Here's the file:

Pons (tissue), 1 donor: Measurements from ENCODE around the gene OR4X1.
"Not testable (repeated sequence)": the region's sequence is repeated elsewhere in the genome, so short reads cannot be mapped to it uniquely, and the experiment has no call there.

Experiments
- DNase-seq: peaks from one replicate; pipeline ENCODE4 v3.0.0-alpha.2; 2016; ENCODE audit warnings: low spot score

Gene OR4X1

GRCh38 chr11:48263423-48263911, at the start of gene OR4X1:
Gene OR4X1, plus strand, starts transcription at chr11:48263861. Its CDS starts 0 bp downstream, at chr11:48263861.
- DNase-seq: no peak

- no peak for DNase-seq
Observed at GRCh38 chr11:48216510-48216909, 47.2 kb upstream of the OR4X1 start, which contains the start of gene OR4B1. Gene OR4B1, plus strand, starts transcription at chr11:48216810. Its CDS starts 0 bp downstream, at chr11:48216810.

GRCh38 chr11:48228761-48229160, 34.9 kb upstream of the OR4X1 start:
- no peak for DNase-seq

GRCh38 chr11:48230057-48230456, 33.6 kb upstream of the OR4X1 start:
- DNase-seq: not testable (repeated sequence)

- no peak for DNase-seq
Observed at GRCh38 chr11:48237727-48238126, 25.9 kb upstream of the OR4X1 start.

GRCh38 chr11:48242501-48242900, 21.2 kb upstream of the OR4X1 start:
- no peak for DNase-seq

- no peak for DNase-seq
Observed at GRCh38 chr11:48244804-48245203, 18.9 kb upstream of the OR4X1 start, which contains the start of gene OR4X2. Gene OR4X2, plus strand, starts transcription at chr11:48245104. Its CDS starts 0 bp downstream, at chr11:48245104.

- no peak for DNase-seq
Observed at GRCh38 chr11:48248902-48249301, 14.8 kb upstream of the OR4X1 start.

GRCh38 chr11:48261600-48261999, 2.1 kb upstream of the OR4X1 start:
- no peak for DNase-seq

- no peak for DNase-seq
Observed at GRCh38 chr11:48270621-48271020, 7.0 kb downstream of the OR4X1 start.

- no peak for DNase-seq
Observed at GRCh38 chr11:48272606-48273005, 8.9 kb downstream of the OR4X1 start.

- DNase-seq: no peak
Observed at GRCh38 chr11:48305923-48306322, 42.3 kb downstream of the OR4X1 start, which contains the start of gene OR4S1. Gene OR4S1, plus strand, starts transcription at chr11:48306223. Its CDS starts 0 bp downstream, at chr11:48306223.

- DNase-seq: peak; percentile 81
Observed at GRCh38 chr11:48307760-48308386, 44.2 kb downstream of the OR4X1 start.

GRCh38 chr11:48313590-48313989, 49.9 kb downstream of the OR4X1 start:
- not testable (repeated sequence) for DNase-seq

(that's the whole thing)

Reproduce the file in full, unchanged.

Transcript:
Pons (tissue), 1 donor: Measurements from ENCODE around the gene OR4X1.
"Not testable (repeated sequence)": the region's sequence is repeated elsewhere in the genome, so short reads cannot be mapped to it uniquely, and the experiment has no call there.

Experiments
- DNase-seq: peaks from one replicate; pipeline ENCODE4 v3.0.0-alpha.2; 2016; ENCODE audit warnings: low spot score

Gene OR4X1

GRCh38 chr11:48263423-48263911, at the start of gene OR4X1:
Gene OR4X1, plus strand, starts transcription at chr11:48263861. Its CDS starts 0 bp downstream, at chr11:48263861.
- DNase-seq: no peak

- no peak for DNase-seq
Observed at GRCh38 chr11:48216510-48216909, 47.2 kb upstream of the OR4X1 start, which contains the start of gene OR4B1. Gene OR4B1, plus strand, starts transcription at chr11:48216810. Its CDS starts 0 bp downstream, at chr11:48216810.

GRCh38 chr11:48228761-48229160, 34.9 kb upstream of the OR4X1 start:
- no peak for DNase-seq

GRCh38 chr11:48230057-48230456, 33.6 kb upstream of the OR4X1 start:
- DNase-seq: not testable (repeated sequence)

- no peak for DNase-seq
Observed at GRCh38 chr11:48237727-48238126, 25.9 kb upstream of the OR4X1 start.

GRCh38 chr11:48242501-48242900, 21.2 kb upstream of the OR4X1 start:
- no peak for DNase-seq

- no peak for DNase-seq
Observed at GRCh38 chr11:48244804-48245203, 18.9 kb upstream of the OR4X1 start, which contains the start of gene OR4X2. Gene OR4X2, plus strand, starts transcription at chr11:48245104. Its CDS starts 0 bp downstream, at chr11:48245104.

- no peak for DNase-seq
Observed at GRCh38 chr11:48248902-48249301, 14.8 kb upstream of the OR4X1 start.

GRCh38 chr11:48261600-48261999, 2.1 kb upstream of the OR4X1 start:
- no peak for DNase-seq

- no peak for DNase-seq
Observed at GRCh38 chr11:48270621-48271020, 7.0 kb downstream of the OR4X1 start.

- no peak for DNase-seq
Observed at GRCh38 chr11:48272606-48273005, 8.9 kb downstream of the OR4X1 start.

- DNase-seq: no peak
Observed at GRCh38 chr11:48305923-48306322, 42.3 kb downstream of the OR4X1 start, which contains the start of gene OR4S1. Gene OR4S1, plus strand, starts transcription at chr11:48306223. Its CDS starts 0 bp downstream, at chr11:48306223.

- DNase-seq: peak; percentile 81
Observed at GRCh38 chr11:48307760-48308386, 44.2 kb downstream of the OR4X1 start.

GRCh38 chr11:48313590-48313989, 49.9 kb downstream of the OR4X1 start:
- not testable (repeated sequence) for DNase-seq